The New Testament makes clear that the followers of King Jesus make up a distinct and different nation. In past posts we have examined how being born into this new nation places claims on our allegiance and transforms our national identity. This transformation does not eliminate the vestiges of our previous national cultures, but it does start a transformation that over time reveals the mark of Christian culture. We will consider a number of these marks, but today we look at the mark of servant leaders.
It is often argued that there is no such thing as a “Christian culture.” Rather it is held that any culture can be “Christianized.” I can see the truth in that statement, but it is usually part of an argument that does not recognize the existence of the distinct Christian nation we have discussed.The fact is that the Christian nation does indeed have its own distinct culture, and we will examine some of its marks in future posts.
It is important to remember the distinction between nation and State. A nation is a people group with a distinct sense of identity–a culture. A State is the governmental authority over a region. In the North American melting pot, we can see the influence of many cultures. The now diminishing impact of the New Testament has led many to mistakenly identify some North American States with the Christian nation. The United States, Canada, and other States in the world which give evidence of a Christian cultural influence should not be confused with the Christian nation itself.
In Douglas Adams’ sci-fi spoof The Hitchhiker’s Guide to the Galaxy we are introduced to a civilization which has determined that no one who has any desire to rule is fit to do so. As a result, the method of choosing the the Galactic president is to decide who wants the position least. This sets up the humorous plot line wherein Zaphod Beeblebrox is hunted down in order to enforce his assumption of a position he does not want. Continue reading →
In my last post I introduced an idea that, no doubt, seemed alarming, and possibly heretical to a number of readers. (If you have not read it, I strongly suggest that you do so now, by clicking this link: The Enemy Within; Why Christian allegiance Matters.) In it I made the claim that being a committed follower of King Jesus in some way makes one unfit to serve in the national governments of this world. Conversely, I claim that participation in this world’s systems, almost always, requires a betrayal of our king, and subsequent loss of spiritual authority.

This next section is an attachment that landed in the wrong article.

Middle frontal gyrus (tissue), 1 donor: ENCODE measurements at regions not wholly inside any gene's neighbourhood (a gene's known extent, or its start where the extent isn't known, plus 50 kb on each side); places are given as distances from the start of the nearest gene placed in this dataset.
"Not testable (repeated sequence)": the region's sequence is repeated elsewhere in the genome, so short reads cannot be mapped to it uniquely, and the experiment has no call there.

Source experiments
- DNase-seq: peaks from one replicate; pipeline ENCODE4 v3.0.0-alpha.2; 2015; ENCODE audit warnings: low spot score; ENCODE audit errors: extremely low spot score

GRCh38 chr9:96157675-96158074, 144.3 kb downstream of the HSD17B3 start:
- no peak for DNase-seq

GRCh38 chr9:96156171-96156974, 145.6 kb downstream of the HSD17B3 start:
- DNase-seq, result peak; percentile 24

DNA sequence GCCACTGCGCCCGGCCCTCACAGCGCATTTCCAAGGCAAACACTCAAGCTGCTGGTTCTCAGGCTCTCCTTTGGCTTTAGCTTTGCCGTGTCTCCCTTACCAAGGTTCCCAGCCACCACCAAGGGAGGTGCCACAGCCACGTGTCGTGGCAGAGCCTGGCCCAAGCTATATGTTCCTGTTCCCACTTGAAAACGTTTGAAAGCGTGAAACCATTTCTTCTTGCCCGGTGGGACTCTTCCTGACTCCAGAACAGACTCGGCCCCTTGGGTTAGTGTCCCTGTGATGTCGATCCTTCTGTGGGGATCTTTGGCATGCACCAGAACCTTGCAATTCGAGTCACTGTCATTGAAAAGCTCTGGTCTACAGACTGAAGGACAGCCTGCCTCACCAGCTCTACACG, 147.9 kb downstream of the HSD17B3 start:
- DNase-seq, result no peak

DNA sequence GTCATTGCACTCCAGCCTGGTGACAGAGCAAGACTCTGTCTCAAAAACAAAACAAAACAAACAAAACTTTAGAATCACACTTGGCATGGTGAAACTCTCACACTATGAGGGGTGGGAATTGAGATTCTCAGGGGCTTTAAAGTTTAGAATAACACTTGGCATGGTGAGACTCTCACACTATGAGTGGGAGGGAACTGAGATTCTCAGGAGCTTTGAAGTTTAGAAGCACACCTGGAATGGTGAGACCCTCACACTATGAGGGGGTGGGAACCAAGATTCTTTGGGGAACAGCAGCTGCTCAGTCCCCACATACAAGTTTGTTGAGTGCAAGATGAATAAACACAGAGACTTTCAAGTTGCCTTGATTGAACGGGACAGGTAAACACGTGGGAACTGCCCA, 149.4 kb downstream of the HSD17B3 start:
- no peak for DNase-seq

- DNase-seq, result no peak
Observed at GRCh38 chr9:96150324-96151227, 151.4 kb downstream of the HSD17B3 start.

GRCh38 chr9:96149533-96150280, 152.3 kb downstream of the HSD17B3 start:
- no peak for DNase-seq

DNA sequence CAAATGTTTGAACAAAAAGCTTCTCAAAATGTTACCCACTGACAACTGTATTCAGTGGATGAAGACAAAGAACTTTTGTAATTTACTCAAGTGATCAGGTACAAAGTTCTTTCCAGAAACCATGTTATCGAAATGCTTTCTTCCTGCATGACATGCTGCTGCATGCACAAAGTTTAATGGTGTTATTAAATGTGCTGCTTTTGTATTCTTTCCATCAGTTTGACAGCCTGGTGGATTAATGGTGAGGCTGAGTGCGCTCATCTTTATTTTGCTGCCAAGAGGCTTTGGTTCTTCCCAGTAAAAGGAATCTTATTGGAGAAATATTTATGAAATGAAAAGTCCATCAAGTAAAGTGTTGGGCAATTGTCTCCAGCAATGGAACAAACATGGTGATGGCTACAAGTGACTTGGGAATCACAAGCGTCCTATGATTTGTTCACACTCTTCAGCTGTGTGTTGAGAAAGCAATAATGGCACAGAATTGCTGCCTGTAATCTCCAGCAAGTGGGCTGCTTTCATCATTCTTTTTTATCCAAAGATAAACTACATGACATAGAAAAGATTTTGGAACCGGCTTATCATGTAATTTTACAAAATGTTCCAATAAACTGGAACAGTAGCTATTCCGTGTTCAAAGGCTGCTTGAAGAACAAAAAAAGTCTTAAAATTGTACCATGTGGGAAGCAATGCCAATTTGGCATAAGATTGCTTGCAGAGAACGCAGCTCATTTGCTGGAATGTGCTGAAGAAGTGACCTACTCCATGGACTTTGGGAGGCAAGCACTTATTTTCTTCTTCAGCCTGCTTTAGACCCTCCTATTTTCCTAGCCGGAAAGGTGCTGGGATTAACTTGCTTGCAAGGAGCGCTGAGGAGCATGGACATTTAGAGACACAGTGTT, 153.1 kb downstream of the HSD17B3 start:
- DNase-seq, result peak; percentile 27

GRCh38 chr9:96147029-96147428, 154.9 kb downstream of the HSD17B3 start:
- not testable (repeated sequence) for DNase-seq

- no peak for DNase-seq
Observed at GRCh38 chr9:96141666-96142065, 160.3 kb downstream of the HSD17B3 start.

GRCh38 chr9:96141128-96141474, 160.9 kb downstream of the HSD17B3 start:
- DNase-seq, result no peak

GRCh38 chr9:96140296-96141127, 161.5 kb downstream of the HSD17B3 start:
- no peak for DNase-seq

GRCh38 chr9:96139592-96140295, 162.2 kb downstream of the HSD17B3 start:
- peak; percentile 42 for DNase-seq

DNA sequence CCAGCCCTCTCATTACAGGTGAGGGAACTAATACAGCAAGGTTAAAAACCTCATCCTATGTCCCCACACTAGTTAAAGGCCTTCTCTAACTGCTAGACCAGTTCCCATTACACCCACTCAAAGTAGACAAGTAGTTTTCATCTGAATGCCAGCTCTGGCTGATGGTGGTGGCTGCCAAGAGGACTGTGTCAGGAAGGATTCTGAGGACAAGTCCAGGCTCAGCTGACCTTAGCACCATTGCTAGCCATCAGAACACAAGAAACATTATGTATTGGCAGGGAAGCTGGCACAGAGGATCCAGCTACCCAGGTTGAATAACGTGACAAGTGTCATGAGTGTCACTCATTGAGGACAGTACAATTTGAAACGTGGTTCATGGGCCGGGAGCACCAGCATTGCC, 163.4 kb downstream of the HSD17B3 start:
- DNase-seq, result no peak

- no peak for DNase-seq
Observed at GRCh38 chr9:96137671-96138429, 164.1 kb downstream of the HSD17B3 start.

If you were raised thinking Christians in politics are the norm, and have never heard such things before, I know it is going to take more than a few blog posts to convince you otherwise. If for no other reason than curiosity, I hope you will continue reading cautiously, with your mind (and Bible) open, and your heart sensitive to your Lord’s leading.
I closed the last post by telling you that I would present evidence to support the fact that for the first three centuries of her existence, the view I am presenting was the norm. Even more astounding I will show you that the view commonly held by Christians in the United States today (maybe even your view), is almost identical to that of the enemies of the early church. In order to do so, I am honored to present today’s guest blogger, Origen of Alexandria (c.185 AD-.254 AD). Continue reading →
In Are You a Radical Fish? Part 1, I asked the question: why did Rome find it necessary to persecute the primitive Church? I pointed out that the Roman Empire was very diverse and accepting when it came to matters of religion, and made a habit of incorporating the faiths of conquered peoples into their own.
We should remember that even the Jews, as long as they were not engaged in active rebellion, were granted religious freedom under the Caesars. What made the primitive Church different – what do you think? Why did Rome repeatedly, at different times and places, decide to persecute Christians – or crucify Jesus, for that matter?
The time has come for me to share my answer…. Continue reading →